to hear from me. It's just that I need to focus on some other methods first.
So far, I have helped out myself with an algorithm I had in use already.
The field is generated randomly with a different color a piece.
I then bruteforce check each tile for being in a match3 or greater situation  if it is, i change the color to the next one (i.e. add 1, since i reference the colors by numbers).
Thats it, works great, and so far there are nearly no initial match3 situations (except for rare occurences) and  dont ask me why  but I always had at least 1 , usually averagely 56 possible situations to create a match3.
That sufficed so far, since I just needed this for testing. I guess I'll start working on a better algo next week. I'll update this here.
So long.
So far, I have helped out myself with an algorithm I had in use already.
The field is generated randomly with a different color a piece.
I then bruteforce check each tile for being in a match3 or greater situation  if it is, i change the color to the next one (i.e. add 1, since i reference the colors by numbers).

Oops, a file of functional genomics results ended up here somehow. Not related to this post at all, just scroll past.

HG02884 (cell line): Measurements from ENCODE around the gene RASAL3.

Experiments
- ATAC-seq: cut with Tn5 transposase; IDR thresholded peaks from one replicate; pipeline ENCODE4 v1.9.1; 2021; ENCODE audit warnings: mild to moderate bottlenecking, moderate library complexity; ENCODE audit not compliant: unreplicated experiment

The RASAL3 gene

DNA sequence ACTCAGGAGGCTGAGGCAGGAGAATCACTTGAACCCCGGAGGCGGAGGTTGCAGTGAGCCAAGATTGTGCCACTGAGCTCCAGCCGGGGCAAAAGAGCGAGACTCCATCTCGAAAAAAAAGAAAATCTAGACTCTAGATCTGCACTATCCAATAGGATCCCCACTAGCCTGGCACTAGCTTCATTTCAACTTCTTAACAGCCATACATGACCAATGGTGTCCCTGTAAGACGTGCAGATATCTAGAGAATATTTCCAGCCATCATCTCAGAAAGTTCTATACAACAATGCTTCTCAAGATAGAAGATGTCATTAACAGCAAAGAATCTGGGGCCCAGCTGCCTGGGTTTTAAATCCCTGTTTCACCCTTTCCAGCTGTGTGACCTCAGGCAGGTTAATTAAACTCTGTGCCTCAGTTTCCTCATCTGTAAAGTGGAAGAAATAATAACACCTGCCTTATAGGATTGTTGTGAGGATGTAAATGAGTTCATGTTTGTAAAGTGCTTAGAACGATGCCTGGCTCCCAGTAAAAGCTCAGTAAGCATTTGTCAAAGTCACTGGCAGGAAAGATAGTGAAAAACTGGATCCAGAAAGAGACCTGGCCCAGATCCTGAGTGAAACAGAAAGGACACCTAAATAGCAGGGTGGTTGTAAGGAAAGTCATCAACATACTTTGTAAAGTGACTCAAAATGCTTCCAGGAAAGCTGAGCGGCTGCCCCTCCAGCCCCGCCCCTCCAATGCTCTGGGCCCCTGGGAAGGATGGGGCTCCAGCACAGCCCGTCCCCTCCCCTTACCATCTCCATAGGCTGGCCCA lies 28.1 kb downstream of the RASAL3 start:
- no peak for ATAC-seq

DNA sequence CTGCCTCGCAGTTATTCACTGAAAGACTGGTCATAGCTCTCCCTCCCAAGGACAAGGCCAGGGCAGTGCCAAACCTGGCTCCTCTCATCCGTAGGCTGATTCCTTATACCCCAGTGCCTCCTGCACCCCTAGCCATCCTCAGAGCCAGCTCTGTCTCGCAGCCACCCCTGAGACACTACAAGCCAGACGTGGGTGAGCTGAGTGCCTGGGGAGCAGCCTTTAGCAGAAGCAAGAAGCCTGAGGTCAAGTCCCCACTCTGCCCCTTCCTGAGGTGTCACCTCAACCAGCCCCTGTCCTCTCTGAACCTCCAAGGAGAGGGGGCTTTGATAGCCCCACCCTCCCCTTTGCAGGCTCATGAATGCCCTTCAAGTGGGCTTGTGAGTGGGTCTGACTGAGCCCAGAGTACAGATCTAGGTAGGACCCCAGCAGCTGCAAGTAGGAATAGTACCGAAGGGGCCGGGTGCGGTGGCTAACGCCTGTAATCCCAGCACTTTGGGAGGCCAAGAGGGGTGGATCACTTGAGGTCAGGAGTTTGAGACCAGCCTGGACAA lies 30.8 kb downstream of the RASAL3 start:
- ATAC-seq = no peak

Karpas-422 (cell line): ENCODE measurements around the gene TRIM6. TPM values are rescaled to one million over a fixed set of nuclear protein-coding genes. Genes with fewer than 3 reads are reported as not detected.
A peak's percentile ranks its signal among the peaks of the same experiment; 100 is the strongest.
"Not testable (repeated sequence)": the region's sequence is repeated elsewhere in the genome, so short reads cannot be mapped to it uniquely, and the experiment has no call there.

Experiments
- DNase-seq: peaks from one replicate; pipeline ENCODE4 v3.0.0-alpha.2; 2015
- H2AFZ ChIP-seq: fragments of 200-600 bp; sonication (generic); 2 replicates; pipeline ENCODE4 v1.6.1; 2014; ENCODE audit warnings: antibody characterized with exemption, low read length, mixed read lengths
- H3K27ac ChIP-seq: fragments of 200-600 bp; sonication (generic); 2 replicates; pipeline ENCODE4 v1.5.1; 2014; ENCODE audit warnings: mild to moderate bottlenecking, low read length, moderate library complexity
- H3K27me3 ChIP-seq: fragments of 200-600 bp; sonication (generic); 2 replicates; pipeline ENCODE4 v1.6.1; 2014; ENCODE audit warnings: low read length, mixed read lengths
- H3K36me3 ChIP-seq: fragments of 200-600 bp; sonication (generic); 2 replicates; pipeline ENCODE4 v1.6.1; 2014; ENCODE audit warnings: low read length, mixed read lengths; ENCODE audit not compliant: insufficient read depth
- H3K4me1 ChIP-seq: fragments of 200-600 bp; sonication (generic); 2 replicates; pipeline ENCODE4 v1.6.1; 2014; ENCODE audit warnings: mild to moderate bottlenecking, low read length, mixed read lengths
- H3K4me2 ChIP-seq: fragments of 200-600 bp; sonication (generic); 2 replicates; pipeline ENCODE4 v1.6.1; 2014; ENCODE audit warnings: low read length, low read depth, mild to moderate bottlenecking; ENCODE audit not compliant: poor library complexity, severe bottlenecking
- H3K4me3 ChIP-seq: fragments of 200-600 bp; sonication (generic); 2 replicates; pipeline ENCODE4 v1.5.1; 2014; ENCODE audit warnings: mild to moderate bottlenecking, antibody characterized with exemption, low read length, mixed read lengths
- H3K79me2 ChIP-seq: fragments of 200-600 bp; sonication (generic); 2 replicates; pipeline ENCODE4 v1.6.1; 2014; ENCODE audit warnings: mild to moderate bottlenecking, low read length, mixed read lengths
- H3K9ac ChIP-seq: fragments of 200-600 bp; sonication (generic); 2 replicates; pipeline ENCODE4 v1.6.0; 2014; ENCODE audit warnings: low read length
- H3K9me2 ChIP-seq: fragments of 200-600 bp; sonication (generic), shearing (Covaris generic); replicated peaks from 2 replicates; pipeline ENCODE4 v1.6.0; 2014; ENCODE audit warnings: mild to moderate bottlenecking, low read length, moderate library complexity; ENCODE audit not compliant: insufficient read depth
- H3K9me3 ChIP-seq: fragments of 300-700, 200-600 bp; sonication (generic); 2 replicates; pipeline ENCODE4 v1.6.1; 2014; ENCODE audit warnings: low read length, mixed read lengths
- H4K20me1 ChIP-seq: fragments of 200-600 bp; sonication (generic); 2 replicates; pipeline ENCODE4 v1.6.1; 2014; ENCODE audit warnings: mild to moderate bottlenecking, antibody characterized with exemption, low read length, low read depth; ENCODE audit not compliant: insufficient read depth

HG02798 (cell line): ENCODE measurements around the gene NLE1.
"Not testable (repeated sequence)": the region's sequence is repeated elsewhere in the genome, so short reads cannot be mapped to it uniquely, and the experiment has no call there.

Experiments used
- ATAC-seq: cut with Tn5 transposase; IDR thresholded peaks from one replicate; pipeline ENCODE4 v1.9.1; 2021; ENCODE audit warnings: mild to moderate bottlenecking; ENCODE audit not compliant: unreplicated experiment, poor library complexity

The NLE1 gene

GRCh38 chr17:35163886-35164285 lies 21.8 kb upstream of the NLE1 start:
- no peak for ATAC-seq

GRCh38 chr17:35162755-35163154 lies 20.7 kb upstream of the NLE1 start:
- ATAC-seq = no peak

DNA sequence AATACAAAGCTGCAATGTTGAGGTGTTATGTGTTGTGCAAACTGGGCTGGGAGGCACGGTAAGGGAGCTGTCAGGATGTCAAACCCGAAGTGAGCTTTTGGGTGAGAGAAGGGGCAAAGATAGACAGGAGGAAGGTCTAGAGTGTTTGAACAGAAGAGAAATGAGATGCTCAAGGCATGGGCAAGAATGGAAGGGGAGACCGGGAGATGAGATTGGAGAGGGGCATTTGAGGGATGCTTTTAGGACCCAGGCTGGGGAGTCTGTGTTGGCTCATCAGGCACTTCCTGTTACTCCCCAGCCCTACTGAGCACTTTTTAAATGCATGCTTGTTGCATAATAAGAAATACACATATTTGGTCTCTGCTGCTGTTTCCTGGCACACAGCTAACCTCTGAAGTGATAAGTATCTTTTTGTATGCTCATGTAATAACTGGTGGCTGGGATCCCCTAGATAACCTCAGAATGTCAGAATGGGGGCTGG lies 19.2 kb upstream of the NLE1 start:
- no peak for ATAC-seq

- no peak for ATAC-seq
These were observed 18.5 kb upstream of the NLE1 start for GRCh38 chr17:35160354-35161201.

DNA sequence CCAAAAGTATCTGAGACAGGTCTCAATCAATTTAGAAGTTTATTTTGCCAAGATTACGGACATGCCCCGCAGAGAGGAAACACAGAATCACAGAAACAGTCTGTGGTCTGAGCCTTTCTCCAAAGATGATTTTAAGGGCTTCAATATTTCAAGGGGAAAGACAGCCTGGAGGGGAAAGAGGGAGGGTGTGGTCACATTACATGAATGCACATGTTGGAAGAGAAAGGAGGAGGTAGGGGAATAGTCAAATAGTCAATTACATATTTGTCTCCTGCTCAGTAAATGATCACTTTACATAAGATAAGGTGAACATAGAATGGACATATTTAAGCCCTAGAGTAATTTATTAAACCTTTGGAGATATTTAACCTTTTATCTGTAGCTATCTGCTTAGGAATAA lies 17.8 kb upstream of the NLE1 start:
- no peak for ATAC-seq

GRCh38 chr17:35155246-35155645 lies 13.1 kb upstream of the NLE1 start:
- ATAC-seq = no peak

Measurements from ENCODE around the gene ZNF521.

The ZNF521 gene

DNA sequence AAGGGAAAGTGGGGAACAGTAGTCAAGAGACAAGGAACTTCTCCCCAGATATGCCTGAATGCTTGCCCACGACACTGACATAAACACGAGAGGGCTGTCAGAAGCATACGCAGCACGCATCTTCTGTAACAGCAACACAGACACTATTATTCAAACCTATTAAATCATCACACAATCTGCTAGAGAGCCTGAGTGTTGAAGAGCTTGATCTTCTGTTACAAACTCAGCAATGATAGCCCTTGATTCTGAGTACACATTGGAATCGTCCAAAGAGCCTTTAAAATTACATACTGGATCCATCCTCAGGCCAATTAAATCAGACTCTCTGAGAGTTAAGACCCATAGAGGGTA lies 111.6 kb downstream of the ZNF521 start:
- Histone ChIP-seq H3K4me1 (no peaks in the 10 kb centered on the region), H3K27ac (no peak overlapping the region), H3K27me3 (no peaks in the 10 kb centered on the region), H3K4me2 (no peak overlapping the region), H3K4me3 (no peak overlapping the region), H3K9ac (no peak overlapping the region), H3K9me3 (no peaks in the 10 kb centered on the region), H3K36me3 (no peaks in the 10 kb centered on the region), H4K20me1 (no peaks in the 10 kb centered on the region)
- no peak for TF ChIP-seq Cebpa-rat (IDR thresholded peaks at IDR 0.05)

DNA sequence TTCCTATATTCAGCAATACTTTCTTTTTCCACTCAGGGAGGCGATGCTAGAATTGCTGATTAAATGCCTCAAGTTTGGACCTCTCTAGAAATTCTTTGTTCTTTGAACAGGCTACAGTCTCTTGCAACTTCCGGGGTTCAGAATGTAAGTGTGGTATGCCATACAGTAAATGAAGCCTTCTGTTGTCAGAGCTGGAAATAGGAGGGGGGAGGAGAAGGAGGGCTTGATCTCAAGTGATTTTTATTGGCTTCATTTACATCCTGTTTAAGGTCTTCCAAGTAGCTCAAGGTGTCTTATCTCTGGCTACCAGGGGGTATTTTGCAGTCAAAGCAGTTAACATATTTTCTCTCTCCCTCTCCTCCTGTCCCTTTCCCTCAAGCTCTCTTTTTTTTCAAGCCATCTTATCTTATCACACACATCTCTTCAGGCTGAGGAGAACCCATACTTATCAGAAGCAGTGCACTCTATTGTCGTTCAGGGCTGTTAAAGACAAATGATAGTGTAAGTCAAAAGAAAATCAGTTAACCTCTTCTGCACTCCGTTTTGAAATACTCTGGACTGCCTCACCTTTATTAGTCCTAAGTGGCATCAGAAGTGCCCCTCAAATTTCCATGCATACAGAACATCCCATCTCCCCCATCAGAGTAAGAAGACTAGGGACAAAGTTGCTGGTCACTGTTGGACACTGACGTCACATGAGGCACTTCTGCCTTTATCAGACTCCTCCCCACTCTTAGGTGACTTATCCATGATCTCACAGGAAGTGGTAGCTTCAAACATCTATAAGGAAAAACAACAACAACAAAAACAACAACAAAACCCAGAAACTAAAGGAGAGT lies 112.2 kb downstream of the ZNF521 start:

Thats it, works great, and so far there are nearly no initial match3 situations (except for rare occurences) and  dont ask me why  but I always had at least 1 , usually averagely 56 possible situations to create a match3.
That sufficed so far, since I just needed this for testing. I guess I'll start working on a better algo next week. I'll update this here.
So long.
Possibly Related Threads...
Thread:  Author  Replies:  Views:  Last Post  
ThreadSafe reference counted smart pointers in c++  JeroMiya  1  4,447 
Nov 21, 2006 12:28 PM Last Post: OneSadCookie 

Trouble Calculating Height Field Normals  Nick  15  9,649 
Jul 21, 2005 07:27 AM Last Post: Nick